After two years of multiple medications and doctors’ visits, Asher has now been seizure-free since his brain surgery just over a year ago. It is such a blessing that we can now say our little guy, at the age of two and a half, is actively catching up and accomplishing new milestones everyday.

Asher is a busy little guy. When not at therapy, some of the things he enjoys are swinging, going for wagon rides, running outside, doing puzzles, listening to sing-a-long songs, anything to do with shapes, playing peek-a-boo, coloring, jumping on the bed, and airplane on daddy’s feet, and he loves tubby time (bath time).

Some of the biggest challenges have been his lack of and delays in ability to communicate and show emotions and expressions of love, public outings, such as shopping and restaurants, tending to another child while home, what kind of care to give him and how to get it, as well as therapy, treatment plans for long-term care, limited medical coverage for behavioral therapy, rareness of the disorder and limitations of knowledgeable staff close to home.

For the parents of those who are newly diagnosed, it’s important to educate yourself quickly through only credible resources—the internet can be very misleading—and to find a neurologist who is knowledgeable in diagnosing and treating IS. Technology is also very important—they must have the right and most up-to-date tools.

Be prepared to make difficult decisions, whether it is in regards to medications and their harmful side effects, or the onset of developmental delays. Nonprofit companies are available to help you when in need. Support groups are out there … you are not alone.

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We Can Be Heroes: Patricia George, M.D.

Posted on by Charlie

Patricia George, M.D.Patricia George, M.D., spoke with Community about her work in pulmonary transplant medicine, her HIV-PAH research, and her motivation as a member of PHA’s four-woman Team PHenomenal Hope in the nine-day 2014 Race Across America.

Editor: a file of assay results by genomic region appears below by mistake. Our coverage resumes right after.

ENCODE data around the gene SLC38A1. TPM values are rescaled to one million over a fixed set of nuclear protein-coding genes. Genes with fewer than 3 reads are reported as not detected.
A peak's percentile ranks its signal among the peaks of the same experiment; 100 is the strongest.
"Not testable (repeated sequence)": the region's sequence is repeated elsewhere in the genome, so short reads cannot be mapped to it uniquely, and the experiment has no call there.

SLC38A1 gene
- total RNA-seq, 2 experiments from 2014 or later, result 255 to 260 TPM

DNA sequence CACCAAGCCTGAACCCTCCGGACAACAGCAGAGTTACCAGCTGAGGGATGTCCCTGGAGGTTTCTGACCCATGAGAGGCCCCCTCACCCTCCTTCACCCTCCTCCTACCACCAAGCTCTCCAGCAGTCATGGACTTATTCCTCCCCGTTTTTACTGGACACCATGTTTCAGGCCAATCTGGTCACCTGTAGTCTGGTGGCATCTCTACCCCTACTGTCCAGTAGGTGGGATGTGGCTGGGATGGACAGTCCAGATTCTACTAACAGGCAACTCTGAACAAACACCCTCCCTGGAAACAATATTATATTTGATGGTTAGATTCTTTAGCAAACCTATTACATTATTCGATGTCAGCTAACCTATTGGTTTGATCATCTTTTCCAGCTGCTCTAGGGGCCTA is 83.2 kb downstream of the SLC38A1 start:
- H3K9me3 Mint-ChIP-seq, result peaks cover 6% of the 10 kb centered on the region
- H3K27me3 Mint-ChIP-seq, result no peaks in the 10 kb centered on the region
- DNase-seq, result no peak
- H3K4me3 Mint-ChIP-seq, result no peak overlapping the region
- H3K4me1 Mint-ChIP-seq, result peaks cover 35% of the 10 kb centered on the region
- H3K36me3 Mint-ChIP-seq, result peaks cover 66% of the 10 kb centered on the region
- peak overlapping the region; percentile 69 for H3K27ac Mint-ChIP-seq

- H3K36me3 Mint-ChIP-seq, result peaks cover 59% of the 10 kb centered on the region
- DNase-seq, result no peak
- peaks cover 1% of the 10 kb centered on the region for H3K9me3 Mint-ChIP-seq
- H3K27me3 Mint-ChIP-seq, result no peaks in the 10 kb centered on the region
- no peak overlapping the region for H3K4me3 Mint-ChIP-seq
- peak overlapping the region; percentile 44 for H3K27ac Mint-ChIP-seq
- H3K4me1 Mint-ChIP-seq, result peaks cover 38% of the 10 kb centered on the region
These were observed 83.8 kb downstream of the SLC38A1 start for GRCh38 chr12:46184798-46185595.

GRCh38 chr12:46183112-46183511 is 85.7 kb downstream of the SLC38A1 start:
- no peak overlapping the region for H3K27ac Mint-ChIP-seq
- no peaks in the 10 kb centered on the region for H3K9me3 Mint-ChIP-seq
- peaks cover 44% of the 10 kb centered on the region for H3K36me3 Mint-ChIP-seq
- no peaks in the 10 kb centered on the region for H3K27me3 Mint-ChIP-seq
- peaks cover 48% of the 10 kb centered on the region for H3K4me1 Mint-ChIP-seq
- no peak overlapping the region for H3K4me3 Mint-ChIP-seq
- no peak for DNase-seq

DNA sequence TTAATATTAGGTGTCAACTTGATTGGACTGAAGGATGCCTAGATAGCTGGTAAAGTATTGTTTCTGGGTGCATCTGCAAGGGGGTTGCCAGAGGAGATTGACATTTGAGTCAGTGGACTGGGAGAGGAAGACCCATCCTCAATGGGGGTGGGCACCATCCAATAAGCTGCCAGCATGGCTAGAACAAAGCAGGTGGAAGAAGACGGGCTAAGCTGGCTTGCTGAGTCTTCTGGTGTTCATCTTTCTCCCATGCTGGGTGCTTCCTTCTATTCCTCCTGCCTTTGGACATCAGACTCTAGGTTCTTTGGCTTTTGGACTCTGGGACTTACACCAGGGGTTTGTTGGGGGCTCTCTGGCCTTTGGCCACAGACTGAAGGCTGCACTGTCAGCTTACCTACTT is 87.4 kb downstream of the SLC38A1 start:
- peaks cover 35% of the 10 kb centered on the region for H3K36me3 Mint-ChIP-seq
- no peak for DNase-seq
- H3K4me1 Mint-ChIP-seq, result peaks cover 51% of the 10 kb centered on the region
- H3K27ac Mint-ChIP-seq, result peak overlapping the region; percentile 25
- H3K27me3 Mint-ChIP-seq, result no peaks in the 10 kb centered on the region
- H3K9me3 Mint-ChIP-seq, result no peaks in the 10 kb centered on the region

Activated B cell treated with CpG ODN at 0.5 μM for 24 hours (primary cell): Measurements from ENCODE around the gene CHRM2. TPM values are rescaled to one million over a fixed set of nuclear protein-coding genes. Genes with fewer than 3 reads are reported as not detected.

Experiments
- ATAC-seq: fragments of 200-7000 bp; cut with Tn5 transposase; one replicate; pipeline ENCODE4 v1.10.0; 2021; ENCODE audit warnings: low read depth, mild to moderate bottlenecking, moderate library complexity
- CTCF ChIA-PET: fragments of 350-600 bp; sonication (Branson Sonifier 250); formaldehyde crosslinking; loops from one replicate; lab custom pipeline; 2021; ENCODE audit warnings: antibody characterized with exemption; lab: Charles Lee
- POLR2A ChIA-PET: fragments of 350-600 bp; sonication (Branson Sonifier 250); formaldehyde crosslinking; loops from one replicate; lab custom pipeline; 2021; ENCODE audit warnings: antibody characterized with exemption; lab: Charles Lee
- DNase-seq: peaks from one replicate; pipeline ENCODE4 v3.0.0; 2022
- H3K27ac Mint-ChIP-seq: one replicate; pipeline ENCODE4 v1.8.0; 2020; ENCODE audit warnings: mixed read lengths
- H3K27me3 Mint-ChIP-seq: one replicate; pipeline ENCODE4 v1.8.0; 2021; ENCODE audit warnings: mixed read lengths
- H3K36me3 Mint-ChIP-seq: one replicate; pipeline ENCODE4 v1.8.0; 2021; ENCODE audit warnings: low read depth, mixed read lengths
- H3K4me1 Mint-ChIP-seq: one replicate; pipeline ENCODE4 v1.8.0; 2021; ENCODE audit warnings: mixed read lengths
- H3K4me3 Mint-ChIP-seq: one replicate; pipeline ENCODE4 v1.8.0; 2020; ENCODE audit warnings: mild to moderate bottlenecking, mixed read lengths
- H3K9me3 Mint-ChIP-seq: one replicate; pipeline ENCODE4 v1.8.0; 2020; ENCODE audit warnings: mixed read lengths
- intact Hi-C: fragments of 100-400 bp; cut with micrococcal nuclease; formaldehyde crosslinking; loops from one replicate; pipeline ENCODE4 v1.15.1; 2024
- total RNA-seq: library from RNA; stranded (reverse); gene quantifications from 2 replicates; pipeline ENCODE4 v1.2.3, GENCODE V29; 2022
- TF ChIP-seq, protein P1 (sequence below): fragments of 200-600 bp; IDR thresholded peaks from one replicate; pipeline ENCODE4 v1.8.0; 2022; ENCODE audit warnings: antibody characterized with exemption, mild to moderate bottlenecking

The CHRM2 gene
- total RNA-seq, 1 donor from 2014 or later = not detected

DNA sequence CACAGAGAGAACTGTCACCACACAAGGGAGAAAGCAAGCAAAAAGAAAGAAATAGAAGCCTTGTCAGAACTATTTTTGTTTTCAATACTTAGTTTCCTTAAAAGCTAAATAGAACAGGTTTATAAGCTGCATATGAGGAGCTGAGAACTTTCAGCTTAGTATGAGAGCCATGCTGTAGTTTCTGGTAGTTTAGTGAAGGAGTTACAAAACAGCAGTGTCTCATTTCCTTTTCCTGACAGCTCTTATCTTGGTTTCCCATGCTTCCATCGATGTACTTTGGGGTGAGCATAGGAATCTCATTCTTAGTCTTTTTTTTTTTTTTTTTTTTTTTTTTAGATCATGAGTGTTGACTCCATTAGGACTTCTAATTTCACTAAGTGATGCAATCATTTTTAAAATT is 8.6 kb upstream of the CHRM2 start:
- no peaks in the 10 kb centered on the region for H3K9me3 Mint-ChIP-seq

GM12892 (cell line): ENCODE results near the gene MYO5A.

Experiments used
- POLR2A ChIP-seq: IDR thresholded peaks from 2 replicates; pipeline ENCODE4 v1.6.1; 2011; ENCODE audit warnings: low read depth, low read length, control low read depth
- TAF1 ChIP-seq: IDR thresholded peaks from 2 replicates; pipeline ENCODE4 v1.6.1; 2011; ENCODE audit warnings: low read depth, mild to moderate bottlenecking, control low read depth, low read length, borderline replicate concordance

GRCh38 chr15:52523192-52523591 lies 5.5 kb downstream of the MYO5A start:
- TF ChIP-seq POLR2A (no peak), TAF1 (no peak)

Going into medical school, I had passion for and experience in immunology research, so transplantation was something in which I was always interested. And like many who go into pulmonary medicine, I was initially drawn to it through my medical school and residency rotations in the medical intensive care unit. I enjoyed pulmonary physiology, and the work and pace of critical care medicine.

In addition, as a medical student, I met a patient with cystic fibrosis awaiting a lung transplant in the medical intensive care unit. I got to know her and her mom, and some of her life story, and wanted to be able to help people like her with lung disease. So that led me to pulmonary medicine and pulmonary transplant medicine.

My research involves looking at the mechanisms of HIV-associated pulmonary arterial hypertension (HIV-PAH). Pulmonary arterial hypertension is quite rare, however in patients with HIV, it affects at least 0.5 percent, and perhaps more, according to recent studies. That’s at least one in [every] 200 patients!

Advances in HIV care have changed the landscape for people with HIV, and many now label HIV a chronic disease. So medical complications, like HIV-PAH, become extremely important to study and hopefully help people live longer and live better.

Team PHenomenal Hope came together with people passionate about cycling and raising awareness. As an avid cyclist, it had long been a dream to someday race in the Race Across America (RAAM).

Stacie Truszkowski, one of my close friends in the cycling community, also shared this dream. So, in 2011 and 2012, Stacie and I reached out to our endurance cycling friends whom we thought might be crazy—er—passionate—enough to do this as well, and in 2012, with the addition of Anne-Marie Alderson, Ryanne Palermo, and Kate Bennett as our crew chief, our four-woman cycling team was born.

We organized this Pittsburgh-based team, met with our friends at PHA, as well as our earliest sponsors, and formed Team PHenomenal Hope. Later that summer, we added to this group Greta Daniels, assistant crew chief and alternate racer, and Sara Harper, alternate racer and crew.

Our mission is to dedicate our training and racing to those who live with pulmonary hypertension, to raise public awareness about the disease, and to raise funds to find a cure.